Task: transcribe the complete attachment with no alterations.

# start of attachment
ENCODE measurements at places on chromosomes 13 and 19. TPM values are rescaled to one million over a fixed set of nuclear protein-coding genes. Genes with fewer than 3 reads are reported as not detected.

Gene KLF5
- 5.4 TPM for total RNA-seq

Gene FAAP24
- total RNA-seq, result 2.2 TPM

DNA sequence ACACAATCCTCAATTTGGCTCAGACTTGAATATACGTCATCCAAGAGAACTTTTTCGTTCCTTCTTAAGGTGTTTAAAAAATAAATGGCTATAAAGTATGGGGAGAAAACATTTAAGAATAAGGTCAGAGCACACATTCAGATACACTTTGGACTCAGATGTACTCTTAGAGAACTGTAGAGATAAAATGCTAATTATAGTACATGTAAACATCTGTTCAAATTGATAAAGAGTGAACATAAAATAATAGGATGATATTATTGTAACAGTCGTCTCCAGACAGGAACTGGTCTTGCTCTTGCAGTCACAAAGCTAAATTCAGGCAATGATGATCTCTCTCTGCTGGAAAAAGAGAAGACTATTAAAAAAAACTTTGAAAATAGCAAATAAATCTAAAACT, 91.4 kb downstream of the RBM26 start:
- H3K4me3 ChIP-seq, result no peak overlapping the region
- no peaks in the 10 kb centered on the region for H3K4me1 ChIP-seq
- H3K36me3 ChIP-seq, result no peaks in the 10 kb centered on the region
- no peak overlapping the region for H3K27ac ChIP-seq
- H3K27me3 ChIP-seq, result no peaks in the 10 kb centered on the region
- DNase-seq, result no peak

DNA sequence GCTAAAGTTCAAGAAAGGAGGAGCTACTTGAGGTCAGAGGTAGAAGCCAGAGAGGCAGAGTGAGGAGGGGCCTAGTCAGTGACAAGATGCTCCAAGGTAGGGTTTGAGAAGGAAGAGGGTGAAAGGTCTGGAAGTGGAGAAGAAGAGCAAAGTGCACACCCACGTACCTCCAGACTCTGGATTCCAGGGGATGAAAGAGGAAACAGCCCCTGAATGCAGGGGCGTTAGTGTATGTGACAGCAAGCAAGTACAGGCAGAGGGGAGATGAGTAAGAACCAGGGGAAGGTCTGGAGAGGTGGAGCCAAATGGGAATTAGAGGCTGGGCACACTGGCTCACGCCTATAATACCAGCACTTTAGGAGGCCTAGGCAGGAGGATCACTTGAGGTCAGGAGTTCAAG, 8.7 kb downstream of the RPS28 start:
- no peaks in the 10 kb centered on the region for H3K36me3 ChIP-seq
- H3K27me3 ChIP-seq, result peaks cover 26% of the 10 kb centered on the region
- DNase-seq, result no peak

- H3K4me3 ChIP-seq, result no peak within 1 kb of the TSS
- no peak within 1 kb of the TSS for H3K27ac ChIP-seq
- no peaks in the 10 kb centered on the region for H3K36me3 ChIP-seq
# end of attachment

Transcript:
ENCODE measurements at places on chromosomes 13 and 19. TPM values are rescaled to one million over a fixed set of nuclear protein-coding genes. Genes with fewer than 3 reads are reported as not detected.

Gene KLF5
- 5.4 TPM for total RNA-seq

Gene FAAP24
- total RNA-seq, result 2.2 TPM

DNA sequence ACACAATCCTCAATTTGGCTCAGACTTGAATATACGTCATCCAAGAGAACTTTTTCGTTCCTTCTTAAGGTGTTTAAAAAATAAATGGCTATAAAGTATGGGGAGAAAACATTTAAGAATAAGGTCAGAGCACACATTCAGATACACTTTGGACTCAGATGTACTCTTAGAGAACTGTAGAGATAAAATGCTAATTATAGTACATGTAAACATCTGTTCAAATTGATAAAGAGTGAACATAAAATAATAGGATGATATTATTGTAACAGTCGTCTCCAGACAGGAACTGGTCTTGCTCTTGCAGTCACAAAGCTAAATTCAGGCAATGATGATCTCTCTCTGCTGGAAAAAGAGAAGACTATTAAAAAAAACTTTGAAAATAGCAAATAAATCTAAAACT, 91.4 kb downstream of the RBM26 start:
- H3K4me3 ChIP-seq, result no peak overlapping the region
- no peaks in the 10 kb centered on the region for H3K4me1 ChIP-seq
- H3K36me3 ChIP-seq, result no peaks in the 10 kb centered on the region
- no peak overlapping the region for H3K27ac ChIP-seq
- H3K27me3 ChIP-seq, result no peaks in the 10 kb centered on the region
- DNase-seq, result no peak

DNA sequence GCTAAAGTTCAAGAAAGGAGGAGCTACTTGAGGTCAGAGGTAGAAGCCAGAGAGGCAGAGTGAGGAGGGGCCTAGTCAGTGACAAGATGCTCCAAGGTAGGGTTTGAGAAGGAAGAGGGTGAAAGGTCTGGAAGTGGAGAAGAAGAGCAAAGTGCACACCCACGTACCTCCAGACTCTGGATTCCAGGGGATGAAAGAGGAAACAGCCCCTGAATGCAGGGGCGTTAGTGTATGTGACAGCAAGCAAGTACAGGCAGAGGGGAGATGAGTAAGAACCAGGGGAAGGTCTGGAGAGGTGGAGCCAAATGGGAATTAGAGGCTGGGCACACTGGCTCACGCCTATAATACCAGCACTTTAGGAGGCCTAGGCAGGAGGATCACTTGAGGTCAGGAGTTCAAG, 8.7 kb downstream of the RPS28 start:
- no peaks in the 10 kb centered on the region for H3K36me3 ChIP-seq
- H3K27me3 ChIP-seq, result peaks cover 26% of the 10 kb centered on the region
- DNase-seq, result no peak

- H3K4me3 ChIP-seq, result no peak within 1 kb of the TSS
- no peak within 1 kb of the TSS for H3K27ac ChIP-seq
- no peaks in the 10 kb centered on the region for H3K36me3 ChIP-seq